We are “saved”/ “healed”/ “transformed” by love. In Christ, God Herself has come into this world and has united humanity and the Divine. (This helps explain the seeming contradiction of the early church that Jesus was 100% human and 100% divine. All of God and all of humanity are now in this Jew named Jesus.) In solidarity with us and all creation, She has taken into Herself all the pain, suffering, injustice, sin, noble hopes and dreams, prayers, goodness, beauty, and truth of humanity. She has incorporated all into eternity without the use of violence. Jesus’ life and death on the cross reveal the nonviolent nature of God’s love. We may respond with violence, but God’s eternal being, defined by love, will never resort to violence. Jesus, by his life and death, did not come to assuage the wrath of God. He came to reveal the heart of God. The cross is not a price Jesus paid so that God could forgive us. The cross reveals the ultimate depths of the nonviolent, unconditional, and eternally committed love God has for each and all of us—a love which can never let us go. And because God is love and only God is eternal, realities such as sin, injustice, hatred, violence, fear, and death have no ultimate grounding. They have no eternal essence and are destined for healing and transformation. As Paul says in I Corinthians 15, death and sin are “swallowed up” and cease to exist in the face of the resurrection of Jesus – which is based on God’s radical and incomparable love (See also Romans 8.) 

It is through this divine love communicated by the Spirit and conveyed through the “good news” of the gospel that we are “saved.” For the first thousand years of the church, the prominent theory of atonement (known as Christus Victor) celebrated this victory of God’s love over sin, the demonic, and death. Although this theory could be expressed in crass ways, its essence is that God in Christ has triumphed through nonviolent, self-giving, and unconditional love and is committed to spreading that victory throughout all of creation. 

Such “salvation” of course is a process. Paul uses three tenses in his epistles regarding the nature of salvation. The past tense (We were saved) expresses the truth that from God’s side, we have always been loved and in Her eyes, we are already saved. (I love the way Howard Thurman expresses this truth: A crown is placed over our heads that for the rest of our lives we are trying to grow tall enough to wear. Despite all the crassness of life, despite all the hardness of life, despite all the harsh discords of life, life is saved by the singing of angels.) The present tense reveals that we are being saved because the healing we need involves a process of transformation. The future tense promises we will be saved and made whole as we are transformed from one degree of glory into another in the likeness of Jesus. We shall each in our own unique way become like Jesus. (Paul uses the future tense most of the time when he talks about our salvation—something those who ask, “Are you saved” and “When were you saved?” should remember. Salvation [becoming whole] is a process which extends into eternity.}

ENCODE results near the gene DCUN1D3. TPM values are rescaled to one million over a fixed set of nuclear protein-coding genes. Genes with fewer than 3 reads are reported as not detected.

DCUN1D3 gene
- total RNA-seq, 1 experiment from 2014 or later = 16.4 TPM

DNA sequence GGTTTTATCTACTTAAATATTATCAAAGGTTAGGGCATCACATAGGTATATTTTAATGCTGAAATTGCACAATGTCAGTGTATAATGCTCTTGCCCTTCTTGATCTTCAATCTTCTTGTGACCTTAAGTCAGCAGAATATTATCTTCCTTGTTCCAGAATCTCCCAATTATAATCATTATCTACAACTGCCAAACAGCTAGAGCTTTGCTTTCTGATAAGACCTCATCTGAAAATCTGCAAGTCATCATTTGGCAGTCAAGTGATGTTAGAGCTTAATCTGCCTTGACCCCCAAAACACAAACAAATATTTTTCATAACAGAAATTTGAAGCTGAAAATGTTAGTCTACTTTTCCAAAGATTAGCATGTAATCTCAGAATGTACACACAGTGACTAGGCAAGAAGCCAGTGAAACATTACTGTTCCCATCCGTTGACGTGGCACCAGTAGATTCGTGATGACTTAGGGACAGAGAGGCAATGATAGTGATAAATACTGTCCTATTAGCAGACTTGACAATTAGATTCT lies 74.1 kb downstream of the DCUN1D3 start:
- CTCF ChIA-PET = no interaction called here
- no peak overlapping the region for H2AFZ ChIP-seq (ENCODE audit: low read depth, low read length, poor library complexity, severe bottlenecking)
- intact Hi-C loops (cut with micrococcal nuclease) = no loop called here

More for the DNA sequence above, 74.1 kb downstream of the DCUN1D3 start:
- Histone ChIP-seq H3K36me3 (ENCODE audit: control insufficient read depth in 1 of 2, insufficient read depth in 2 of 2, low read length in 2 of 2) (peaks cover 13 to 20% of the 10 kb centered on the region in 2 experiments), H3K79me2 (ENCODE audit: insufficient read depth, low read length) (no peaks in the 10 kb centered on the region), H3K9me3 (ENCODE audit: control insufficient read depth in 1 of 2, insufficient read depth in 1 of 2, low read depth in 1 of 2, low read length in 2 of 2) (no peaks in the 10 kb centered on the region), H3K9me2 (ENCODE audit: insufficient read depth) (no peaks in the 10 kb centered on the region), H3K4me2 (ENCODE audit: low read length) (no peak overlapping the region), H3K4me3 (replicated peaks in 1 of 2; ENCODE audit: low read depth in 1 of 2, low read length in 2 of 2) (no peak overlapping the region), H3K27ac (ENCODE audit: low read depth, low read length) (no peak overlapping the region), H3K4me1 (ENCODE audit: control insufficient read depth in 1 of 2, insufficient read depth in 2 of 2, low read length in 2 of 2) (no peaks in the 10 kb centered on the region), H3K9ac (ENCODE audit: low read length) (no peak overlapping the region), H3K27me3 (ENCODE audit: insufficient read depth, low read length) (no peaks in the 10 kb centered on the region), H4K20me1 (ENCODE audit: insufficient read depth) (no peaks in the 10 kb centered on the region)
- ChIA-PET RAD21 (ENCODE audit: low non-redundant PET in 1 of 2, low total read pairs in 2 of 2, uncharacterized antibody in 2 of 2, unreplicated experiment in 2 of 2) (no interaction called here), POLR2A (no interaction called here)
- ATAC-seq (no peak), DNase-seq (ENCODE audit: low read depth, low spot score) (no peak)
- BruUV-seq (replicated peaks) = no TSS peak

As we experience and become a part of the love God shares, we and the world are loved into our individual and collective healing. Thus, there is a participatory aspect to this salvation. Two favorite terms of Paul express that aspect of our salvation. We become “the Body of Christ” as we join him through the connecting and healing power of the Spirit. We become a continuation of God’s incarnation in Christ as we abide in him. The second term Paul uses emphasizes this new life we experience through God’s grace and love. We are “in Christ.” In our baptism, we die to the old life alienated from God and are born into the new life made possible by God’s love through the power of God’s Spirit. Through this “death” to sin, and, consequently, liberation from Satan and the demonic (as we described them in our first three articles), we are loved into our healing through our abiding Christ. 

Within that healing relationship, we become Christlike as we imitate Christ and not the demonic and satanic of this world with its violence, greed, arrogance, deceit, and fear. (See Philippians 2 where Paul calls us to imitate Christ in his self-giving and unconditional love.) This “imitation” is the alternative Rene Girard understood as the only way out of the demonic and mimetic reality the world has endured from the beginning of history. 

What makes all this possible is the presence of a self-giving, nonviolent God who is committed to the healing of every part of creation. That presence is the Spirit of God which penetrates every atom of the universe. As the Spirit inspires, teaches, guides, challenges, and comforts us, we grow into the salvation we already possess by God’s grace. The power of that Spirit is beyond calculation. It is through that Spirit that Jesus was raised from the dead according to the Apostle Paul. And it is by that Spirit that sin, death, and the demonic will be no more. The ancient church fathers and mothers were correct. The victory over evil is assured. In fact, from eternity, it has already taken place. We are destined for healing and joy. In a world seemingly lost in the “hurricanes” of the demonic, such promised hope is good news indeed.